Alberto Giacometti: Toward the Ultimate Figure
Alberto Giacometti in his studio, 1951. Photo: Gordon Parks, Archives, Fondation Giacometti. © Gordon Parks Founda

Alberto Giacometti: Toward the Ultimate Figure

Seattle Art Museum, Seattle, WA - July 14-Oct 9

by Susan Kunimatsu

One of the most distinguished artists of the 20th century, Alberto Giacometti is best known as a sculptor. In the decades following World War II, when Abstract Expressionism was the dominant movement in art, Giacometti diverged from the mainstream to focus on the figure. By attenuating the human form, minimizing color and emphasizing the texture of his materials, he abstracted the figure to create emotionally powerful works.

Alberto Giacometti: Toward the Ultimate Figure covers the years from 1945 to 1966,  an important period in the artist’s evolution, when he developed the Walking Man and the Alberto Giacometti in his studio, 1951 Standing Woman, stark elongated figures that became his signature.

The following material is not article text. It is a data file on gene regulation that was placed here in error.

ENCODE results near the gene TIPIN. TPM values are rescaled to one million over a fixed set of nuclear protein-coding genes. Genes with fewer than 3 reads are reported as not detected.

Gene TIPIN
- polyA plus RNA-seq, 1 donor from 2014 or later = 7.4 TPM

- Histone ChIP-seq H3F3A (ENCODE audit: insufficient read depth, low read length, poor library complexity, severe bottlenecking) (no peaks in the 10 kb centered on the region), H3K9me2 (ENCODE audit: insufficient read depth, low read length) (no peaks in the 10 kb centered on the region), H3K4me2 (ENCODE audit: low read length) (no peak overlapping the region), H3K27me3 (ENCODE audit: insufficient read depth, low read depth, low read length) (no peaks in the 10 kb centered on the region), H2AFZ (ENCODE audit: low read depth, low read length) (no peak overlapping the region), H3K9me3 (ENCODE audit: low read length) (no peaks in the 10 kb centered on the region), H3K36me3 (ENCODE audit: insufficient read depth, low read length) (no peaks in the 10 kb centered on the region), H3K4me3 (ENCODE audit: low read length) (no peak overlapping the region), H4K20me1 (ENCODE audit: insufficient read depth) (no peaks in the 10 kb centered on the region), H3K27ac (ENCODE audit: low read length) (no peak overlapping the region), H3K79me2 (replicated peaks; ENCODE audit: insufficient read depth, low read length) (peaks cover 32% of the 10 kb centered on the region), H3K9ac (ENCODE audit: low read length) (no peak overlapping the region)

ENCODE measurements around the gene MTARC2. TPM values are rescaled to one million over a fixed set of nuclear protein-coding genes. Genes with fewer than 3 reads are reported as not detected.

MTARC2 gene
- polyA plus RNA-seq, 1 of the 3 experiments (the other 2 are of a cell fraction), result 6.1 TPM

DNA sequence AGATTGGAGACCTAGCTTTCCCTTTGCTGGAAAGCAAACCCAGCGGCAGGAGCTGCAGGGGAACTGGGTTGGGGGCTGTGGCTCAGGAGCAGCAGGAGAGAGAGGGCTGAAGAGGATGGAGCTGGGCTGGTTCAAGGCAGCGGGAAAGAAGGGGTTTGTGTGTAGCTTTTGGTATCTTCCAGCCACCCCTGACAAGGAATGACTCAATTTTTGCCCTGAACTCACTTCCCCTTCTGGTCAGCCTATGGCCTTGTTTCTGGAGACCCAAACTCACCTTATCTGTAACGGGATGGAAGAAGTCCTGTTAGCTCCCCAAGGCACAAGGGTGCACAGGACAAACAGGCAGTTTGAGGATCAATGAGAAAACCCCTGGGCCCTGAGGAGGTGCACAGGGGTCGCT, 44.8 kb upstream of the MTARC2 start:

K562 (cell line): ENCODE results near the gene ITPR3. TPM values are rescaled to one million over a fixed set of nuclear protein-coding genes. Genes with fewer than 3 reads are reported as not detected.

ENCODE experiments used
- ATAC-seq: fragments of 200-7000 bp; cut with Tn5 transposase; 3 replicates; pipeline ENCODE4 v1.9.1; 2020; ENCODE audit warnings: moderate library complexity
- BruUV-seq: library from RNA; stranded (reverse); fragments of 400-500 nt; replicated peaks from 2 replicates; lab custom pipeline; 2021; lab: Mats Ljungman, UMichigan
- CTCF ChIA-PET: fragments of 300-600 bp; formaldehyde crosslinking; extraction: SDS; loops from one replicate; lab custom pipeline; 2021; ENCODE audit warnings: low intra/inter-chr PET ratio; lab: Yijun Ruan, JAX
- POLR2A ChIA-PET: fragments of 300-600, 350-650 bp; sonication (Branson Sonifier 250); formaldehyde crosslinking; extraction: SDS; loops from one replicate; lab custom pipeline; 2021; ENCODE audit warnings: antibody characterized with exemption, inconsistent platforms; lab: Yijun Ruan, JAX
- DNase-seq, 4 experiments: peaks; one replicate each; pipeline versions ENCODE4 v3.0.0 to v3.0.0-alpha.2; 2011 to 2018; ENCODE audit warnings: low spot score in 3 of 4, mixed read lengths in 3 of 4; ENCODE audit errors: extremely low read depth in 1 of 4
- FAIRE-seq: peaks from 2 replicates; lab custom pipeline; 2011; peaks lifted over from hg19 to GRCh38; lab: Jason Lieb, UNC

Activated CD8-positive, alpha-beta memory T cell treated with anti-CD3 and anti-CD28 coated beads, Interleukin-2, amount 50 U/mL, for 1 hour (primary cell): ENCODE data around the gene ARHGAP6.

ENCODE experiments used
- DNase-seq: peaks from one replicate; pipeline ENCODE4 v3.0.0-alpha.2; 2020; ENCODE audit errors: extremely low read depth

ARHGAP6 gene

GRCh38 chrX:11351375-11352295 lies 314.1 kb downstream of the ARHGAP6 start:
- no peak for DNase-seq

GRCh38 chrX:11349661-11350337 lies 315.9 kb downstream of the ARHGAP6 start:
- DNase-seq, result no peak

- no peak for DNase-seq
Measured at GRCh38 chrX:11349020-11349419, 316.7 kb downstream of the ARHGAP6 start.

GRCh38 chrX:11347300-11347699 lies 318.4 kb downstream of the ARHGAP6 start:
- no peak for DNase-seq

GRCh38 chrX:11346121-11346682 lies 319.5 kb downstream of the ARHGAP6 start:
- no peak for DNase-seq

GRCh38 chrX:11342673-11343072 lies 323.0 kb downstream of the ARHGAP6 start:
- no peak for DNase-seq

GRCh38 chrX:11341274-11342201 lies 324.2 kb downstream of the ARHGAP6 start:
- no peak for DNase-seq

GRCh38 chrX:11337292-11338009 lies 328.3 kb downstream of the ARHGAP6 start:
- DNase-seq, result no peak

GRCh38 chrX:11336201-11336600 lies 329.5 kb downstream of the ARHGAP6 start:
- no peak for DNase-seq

The 60-plus sculptures in this exhibition include many of these iconic figures, alone and    in groups. Some are captured in architectural volumes defined only by lines; they constitute self-contained minimalist landscapes. A classically trained artist, Giacometti sculpted heads and busts modeled on friends and family, and later from memory or dreams. Like the figures, these portraits are stretched and distorted. Giacometti’s creative practice encompassed literature and philosophy as well as visual art. In the 1920s and ’30s, he aligned himself with the Surrealists, but in the postwar period he turned to Existentialism, a philosophy that questions the agency and mortality of the individual. The mood of isolation and alienation evoked by his sculpture is thought to express this philosophy.

In addition to sculpture, the exhibition includes paintings, works on paper, and more than 60 photographs. Some of the photographs document artworks, but the most insightful capture Giacometti at work in his studio, many taken by photographers who were also prominent artists.

Although Giacometti was acclaimed in his lifetime and is widely represented in museums and private collections, since his death in 1966, there have been few exhibitions of his work. Organized by the Fondation Giacometti in Paris and the Cleveland Museum of Art, Alberto Giacometti will tour to four North American museums; Seattle Art Museum is the only West Coast venue.

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